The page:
2. Check that irb.42 isn’t configured
  3. Check that the VLAN DT isn’t configured – DT for DeepThought, a large and beefy server that likes watching TV

We could take this further and ensure that the VLAN number isn’t in use, so let’s assume we have one source-of-truth and name/number is tightly coupled. Also, we could add another test in the style of the existing ones if you’re paranoid!

Here are the actual pre tests. Note we iterate through the list of interfaces and check that all of them are not equal. Take the test_phy test as an example, here we check that each name of the interface in the interface list is NOT equal to ge-0/0/42. Simple but effective logic.

test_phy:
  - rpc: get-config
  - kwargs:
      filter_xml: configuration/interfaces
  - iterate:
      id: ./name
      xpath: 'interfaces/interface'
      tests:
        - not-equal: name, ge-0/0/42
          info: "Interface does not exist"
          err: "-"

test_irb:
  - rpc: get-config
  - kwargs:
      filter_xml: configuration/interfaces
  - iterate:
      id: ./name
      xpath: 'interfaces/interface[name="irb"]/unit'
      tests:
        - not-equal: name, 42
          info: "Interface does not exist"
          err: "-"

test_vlan:
  - rpc: get-config
  - kwargs:
      filter_xml: configuration/vlans
  - iterate:
      id: ./vlan
      xpath: 'vlans/vlan'
      tests:
        - not-equal: name, DT
          info: "VLAN does not exist"
          err: "-"

GitHub link for pre test here.

The workflow for the post test is a little different to the pre. We’ll check for direct matches and do not iterate through the list.

  1. Check that interface ge-0/0/42 exists
  2. Check that irb.42 exists
  3. Check that VLAN DT exists
test_phy:
  - rpc: get-config
  - kwargs:
      filter_xml: configuration/interfaces
  - item:
      id: ./name
      xpath: 'interfaces/interface[name="ge-0/0/42"]'
      tests:
        - is-equal: name, ge-0/0/42
          info: "Interface exists"
          err: "-"

test_irb:
  - rpc: get-config
  - kwargs:
      filter_xml: configuration/interfaces
  - item:
      id: ./name
      xpath: 'interfaces/interface[name="irb"]/unit[name="42"]'
      tests:
        - is-equal: name, 42
          info: "Interface exists"
          err: "-"

test_vlan:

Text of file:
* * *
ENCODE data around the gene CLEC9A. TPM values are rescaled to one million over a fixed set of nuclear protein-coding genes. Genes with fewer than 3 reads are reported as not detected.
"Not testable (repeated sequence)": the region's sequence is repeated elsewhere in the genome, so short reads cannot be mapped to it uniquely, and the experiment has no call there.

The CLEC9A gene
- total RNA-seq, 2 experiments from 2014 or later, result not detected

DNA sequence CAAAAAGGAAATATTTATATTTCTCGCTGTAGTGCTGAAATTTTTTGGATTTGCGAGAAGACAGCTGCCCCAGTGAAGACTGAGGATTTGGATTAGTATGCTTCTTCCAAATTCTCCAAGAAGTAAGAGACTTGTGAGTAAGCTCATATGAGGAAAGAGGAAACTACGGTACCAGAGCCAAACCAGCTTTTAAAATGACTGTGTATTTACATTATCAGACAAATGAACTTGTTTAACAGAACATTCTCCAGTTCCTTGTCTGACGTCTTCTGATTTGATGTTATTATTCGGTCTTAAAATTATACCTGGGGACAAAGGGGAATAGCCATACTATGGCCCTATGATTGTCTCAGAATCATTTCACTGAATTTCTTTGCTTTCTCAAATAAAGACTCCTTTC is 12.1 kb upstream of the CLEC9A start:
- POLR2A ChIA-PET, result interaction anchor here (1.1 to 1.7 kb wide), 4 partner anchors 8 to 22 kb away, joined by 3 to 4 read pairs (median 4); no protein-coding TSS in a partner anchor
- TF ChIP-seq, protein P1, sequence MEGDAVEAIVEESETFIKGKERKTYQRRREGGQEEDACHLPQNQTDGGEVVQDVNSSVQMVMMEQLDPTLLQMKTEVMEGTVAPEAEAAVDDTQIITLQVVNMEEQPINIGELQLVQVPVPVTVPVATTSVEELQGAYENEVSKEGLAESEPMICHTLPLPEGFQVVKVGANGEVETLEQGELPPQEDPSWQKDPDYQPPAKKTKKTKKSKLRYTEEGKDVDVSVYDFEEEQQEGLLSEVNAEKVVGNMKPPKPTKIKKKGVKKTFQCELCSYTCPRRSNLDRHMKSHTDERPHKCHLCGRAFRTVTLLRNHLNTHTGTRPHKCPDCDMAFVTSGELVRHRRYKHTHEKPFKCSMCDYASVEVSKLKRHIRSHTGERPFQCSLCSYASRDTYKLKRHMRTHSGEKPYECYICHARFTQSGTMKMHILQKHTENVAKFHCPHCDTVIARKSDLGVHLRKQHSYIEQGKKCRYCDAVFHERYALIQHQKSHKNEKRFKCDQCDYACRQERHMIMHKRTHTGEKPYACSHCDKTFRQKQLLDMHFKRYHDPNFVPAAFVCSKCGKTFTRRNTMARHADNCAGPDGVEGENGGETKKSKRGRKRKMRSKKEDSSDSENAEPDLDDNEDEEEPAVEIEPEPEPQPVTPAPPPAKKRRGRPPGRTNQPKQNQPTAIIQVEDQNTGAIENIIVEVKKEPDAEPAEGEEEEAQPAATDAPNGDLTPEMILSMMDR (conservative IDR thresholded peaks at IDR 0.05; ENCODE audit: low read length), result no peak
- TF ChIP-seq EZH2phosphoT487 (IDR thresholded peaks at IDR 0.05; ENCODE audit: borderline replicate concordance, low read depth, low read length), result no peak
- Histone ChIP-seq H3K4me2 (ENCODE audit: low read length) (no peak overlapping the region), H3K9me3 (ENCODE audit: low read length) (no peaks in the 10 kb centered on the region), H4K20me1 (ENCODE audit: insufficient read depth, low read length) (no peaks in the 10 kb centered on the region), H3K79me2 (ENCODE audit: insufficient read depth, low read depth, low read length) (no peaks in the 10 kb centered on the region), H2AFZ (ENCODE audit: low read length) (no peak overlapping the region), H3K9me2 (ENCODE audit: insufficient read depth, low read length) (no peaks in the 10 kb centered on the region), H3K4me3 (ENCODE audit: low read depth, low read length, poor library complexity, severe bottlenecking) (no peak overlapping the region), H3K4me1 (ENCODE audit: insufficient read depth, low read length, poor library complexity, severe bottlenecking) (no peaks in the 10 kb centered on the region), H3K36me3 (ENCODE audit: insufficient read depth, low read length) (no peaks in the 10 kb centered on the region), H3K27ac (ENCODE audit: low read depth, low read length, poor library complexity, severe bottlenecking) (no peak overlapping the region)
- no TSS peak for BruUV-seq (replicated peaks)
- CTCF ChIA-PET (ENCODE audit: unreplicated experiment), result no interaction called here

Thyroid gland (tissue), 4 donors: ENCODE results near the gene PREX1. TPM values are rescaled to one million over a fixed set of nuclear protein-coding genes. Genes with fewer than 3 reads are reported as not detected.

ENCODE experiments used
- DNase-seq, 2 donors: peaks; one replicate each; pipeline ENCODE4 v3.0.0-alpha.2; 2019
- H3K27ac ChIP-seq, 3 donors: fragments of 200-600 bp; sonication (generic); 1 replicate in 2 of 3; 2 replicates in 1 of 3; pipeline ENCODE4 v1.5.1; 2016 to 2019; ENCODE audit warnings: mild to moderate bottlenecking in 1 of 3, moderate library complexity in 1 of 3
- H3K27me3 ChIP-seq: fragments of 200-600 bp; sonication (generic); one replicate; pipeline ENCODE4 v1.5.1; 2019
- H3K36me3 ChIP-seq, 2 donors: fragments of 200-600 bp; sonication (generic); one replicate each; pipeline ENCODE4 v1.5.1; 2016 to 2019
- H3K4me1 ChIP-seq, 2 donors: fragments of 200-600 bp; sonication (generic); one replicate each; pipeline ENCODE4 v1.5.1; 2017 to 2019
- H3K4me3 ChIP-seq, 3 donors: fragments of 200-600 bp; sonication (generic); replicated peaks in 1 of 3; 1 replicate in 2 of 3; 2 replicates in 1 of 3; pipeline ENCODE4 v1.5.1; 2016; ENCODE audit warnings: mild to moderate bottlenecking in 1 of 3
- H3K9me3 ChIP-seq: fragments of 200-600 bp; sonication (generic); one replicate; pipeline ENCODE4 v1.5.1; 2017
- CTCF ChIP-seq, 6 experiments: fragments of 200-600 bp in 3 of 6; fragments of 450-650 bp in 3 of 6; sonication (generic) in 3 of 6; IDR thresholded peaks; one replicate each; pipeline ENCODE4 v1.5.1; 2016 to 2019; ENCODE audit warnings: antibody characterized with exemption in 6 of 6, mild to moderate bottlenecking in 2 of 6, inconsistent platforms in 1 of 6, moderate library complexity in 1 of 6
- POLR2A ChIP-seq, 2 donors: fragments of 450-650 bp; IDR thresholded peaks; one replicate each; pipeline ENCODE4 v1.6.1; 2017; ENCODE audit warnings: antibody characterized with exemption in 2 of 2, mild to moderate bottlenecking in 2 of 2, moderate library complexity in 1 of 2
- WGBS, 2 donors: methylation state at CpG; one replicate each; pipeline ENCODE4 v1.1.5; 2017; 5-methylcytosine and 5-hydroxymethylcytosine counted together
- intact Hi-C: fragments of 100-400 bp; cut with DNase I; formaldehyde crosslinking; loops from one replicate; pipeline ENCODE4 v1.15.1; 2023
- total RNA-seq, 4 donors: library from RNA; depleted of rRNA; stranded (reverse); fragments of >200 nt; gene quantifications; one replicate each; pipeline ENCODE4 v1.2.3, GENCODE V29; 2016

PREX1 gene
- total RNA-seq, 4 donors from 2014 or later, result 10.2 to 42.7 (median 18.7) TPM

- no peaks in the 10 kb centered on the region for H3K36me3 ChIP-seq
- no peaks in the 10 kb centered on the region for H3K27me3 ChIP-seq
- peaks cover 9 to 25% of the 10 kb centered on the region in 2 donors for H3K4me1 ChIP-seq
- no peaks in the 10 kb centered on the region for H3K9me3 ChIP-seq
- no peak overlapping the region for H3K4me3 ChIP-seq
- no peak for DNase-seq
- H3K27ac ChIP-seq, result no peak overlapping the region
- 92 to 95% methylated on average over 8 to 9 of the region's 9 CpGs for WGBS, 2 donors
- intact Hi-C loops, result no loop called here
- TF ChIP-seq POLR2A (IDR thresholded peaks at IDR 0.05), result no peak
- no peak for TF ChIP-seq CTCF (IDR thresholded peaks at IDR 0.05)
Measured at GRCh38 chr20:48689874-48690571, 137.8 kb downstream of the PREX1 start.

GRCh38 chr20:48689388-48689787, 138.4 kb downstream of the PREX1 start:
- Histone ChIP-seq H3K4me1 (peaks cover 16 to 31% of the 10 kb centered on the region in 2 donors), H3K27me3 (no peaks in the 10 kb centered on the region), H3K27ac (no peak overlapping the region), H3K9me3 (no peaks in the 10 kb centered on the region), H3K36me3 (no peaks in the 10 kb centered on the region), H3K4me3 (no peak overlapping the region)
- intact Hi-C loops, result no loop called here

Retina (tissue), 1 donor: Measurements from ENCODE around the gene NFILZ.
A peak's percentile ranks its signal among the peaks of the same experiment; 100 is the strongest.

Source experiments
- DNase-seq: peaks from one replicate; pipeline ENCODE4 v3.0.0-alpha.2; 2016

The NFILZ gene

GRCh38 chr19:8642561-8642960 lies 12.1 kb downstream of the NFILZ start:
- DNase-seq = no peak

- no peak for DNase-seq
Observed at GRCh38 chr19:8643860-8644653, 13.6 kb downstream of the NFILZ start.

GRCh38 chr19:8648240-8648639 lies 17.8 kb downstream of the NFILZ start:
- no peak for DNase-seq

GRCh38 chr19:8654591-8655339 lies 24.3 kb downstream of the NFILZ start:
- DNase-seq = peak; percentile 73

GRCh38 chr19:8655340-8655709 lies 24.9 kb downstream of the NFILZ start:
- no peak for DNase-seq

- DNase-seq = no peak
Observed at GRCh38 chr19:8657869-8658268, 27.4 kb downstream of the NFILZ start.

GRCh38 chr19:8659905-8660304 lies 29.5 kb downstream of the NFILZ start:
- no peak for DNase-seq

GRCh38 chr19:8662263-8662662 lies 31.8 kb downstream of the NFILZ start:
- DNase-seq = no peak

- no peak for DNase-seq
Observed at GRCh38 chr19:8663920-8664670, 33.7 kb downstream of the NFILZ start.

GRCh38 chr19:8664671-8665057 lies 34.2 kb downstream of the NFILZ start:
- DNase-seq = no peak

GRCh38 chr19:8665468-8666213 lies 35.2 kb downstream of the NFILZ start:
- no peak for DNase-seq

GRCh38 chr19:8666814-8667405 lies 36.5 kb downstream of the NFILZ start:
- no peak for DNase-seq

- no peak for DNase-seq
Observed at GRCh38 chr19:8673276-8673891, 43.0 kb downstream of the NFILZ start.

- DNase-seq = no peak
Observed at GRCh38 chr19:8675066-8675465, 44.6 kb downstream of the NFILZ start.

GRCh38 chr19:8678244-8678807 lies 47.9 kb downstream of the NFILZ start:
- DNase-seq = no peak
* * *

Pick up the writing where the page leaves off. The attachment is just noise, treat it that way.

- rpc: get-config
  - kwargs:
      filter_xml: configuration/vlans
  - item:
      id: ./vlan
      xpath: 'vlans/vlan[name="DT"]'
      tests:
        - is-equal: name, DT
          info: "VLAN exists"
          err: "-"

GitHub link for post test here.

Executing Tests

JSNAPy tests are super easy to run providing you have it installed and the credentials to the device under test are correct.

The below example shows running both the pre and post tests using the --snapcheck switch. This switch makes JSNAPy do a snapshot and also perform a check against the tests referenced by the x.yml file the command line call references.

JSNAPy --snapcheck pre -f pre.yml
JSNAPy --snapcheck post -f post.yml

Close

Whilst this post doesn’t serve as a full blown guide with install, it does deliver some “how-to” logic if you’re wondering about the tool.

Hopefully this post has proved to be a useful view into a use of JSNAPy and has delivered some value in payment for your time.

You may want to trigger these tests within a CI/CD pipeline as separate stages to really get the value out of the tool and tests. This way, tests that fail can prevent the pipeline from progressing any further in the case of pre tests and failed post tests can be used to trigger revert workflows.

Useful Links

– Matt Oswalt wrote about JSNAPy here.

NRELabs has a JSNAPy lesson which means you can use it for free and extremely quickly in a browser session.

https://github.com/Juniper/jsnapy/blob/master/README

https://github.com/Juniper/jsnapy/wiki/2.-Writing-test-and-config-file

https://github.com/Juniper/jsnapy/wiki/3.-Command-Line-Tool

Dave
  • Tags: Automation
  • Categories: Automation